The object of the law unquestionably is to furnish protection to that class of laborers, who from their condition in life, can ill afford to lose their wages, and who from the nature of their service, know little of the financial condition of their masters, and even it they did know such financial condition. they are usually unable to assert ard protect their rights. Their earnings are usually small and would not justify the employment of counsel to enforce their claims.

The law insures to him who earns his daily bread by the sweat of his brow, that when the days’ work is "done, the bread is *397earned. And no act of the employer who has received the benefit of that work, can deprive him of the fruits of his labor.

H. W. Stafford, for Assignee. O. H. Miller, for Claimants.

The law is just and human and no hairsplitting should be used in it3 application. —And the court will therefore hold that a person who performs labor on a farm by the month or by the day, under the control and direction of the farmer in the operation and management of his farm, is an operative within sec. 6355, Rev. Stats.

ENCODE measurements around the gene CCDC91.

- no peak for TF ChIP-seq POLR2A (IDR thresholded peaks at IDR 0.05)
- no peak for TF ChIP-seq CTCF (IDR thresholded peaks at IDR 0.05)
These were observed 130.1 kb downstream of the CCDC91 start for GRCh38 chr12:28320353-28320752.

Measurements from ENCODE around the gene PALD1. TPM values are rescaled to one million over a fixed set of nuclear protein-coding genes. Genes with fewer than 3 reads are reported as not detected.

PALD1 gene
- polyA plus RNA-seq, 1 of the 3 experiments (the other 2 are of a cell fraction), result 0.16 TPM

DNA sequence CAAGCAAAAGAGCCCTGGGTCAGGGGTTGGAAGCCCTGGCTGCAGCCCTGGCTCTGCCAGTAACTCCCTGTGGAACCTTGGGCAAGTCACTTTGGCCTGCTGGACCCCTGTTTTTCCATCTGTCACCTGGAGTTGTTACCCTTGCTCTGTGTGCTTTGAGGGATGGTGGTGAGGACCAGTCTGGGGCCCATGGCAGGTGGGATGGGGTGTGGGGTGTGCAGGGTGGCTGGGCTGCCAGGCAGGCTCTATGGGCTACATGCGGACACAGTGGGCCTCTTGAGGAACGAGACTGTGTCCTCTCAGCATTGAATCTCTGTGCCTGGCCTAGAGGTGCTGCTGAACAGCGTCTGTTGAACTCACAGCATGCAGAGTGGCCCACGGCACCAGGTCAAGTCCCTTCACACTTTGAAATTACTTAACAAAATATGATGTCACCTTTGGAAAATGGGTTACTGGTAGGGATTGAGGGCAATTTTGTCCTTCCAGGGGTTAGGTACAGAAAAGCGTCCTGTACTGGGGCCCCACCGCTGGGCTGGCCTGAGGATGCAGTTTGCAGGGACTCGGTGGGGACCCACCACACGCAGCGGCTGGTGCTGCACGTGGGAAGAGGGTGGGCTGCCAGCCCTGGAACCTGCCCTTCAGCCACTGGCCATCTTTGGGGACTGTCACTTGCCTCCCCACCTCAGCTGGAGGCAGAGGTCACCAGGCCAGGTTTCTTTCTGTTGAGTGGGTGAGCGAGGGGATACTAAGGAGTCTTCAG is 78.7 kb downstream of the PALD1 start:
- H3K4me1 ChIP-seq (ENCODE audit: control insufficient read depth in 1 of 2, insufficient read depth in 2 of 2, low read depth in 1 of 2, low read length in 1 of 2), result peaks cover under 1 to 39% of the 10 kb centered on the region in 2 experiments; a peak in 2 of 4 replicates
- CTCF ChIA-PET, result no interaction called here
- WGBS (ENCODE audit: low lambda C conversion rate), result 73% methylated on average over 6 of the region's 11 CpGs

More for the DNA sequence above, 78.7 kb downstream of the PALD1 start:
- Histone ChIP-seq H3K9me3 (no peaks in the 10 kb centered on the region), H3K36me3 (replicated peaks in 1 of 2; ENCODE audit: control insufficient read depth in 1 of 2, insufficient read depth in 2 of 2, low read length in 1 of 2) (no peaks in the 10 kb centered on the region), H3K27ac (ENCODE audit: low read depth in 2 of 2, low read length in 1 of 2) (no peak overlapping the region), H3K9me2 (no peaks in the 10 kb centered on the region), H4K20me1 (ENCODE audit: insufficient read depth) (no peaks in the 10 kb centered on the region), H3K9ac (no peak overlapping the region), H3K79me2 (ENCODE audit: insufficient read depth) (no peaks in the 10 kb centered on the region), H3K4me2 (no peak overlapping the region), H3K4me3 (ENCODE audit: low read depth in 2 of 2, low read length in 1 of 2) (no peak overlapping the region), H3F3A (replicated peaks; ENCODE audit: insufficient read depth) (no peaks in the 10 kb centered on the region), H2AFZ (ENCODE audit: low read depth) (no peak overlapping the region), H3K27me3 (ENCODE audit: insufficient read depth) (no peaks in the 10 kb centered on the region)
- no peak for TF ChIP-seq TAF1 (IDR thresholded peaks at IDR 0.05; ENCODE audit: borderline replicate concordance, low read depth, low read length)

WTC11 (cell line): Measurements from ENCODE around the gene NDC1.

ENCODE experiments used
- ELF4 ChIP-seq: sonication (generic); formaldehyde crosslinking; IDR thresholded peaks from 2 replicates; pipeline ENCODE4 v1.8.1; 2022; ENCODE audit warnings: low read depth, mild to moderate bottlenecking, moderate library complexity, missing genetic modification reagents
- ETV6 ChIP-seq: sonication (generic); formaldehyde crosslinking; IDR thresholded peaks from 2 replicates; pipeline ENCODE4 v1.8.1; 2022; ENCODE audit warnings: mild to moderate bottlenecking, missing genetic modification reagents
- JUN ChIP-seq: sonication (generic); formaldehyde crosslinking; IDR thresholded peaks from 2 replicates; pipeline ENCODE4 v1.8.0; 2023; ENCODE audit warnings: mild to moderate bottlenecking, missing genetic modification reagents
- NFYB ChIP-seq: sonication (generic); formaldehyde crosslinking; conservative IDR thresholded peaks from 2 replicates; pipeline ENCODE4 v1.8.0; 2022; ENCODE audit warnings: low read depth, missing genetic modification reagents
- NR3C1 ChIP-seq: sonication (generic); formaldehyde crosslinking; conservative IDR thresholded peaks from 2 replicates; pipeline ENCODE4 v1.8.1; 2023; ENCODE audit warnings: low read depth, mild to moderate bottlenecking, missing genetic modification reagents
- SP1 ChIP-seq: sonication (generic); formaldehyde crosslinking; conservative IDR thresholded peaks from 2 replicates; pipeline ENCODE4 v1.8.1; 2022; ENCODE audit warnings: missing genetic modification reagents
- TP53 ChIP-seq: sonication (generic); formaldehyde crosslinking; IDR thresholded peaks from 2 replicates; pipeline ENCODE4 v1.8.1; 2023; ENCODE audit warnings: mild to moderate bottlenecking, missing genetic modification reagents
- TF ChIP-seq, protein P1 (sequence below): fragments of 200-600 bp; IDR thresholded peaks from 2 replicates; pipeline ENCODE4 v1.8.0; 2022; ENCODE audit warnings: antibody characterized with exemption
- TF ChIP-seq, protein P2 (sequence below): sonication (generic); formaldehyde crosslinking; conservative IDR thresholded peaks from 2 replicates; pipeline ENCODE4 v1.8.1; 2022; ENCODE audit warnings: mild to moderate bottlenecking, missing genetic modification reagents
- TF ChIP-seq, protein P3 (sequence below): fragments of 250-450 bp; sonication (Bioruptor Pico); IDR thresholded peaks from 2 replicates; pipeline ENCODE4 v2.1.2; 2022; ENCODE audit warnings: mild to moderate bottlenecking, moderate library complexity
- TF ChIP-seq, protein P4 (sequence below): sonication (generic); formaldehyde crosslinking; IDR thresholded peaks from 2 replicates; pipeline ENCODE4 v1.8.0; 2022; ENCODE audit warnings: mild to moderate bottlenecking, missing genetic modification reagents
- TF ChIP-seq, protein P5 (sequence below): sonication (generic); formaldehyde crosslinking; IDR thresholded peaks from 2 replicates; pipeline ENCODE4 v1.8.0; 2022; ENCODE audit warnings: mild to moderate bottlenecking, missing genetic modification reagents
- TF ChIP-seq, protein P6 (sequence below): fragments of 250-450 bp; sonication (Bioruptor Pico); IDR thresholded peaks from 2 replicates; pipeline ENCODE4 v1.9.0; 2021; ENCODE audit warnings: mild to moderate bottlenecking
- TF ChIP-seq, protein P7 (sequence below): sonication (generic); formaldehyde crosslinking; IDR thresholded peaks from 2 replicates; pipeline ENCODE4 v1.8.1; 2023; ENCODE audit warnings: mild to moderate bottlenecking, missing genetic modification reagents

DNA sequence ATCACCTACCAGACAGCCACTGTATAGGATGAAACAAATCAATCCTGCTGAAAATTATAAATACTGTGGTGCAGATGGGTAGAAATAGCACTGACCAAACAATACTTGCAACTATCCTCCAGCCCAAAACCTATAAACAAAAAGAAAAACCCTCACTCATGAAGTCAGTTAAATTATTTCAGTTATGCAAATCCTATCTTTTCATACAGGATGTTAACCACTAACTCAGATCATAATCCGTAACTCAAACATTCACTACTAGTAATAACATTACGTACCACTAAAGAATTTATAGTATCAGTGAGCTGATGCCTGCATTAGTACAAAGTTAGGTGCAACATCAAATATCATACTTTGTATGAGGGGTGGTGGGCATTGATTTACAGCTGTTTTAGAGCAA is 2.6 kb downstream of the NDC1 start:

As to the claim of the blacksmith, who shod the horses and sharpened the plows used by the assignor in the operation of his business of farming, being an operative within the meaning of sec. 6355, I cannot accede. It is not the kind of labor that excludes his claim, but the nature of his service. If the assignor in the management of his farm had needed a blacksmith and would have employed him, not to do any particular work or job, but to do all his work, under his direction and control, he might come within the law. In other words, in order to be included within the act, the relation of master and servant must exist between the employer and employee. The language of the statute is, “every person who shall have performed any labor as an operative in the service of the assignor.”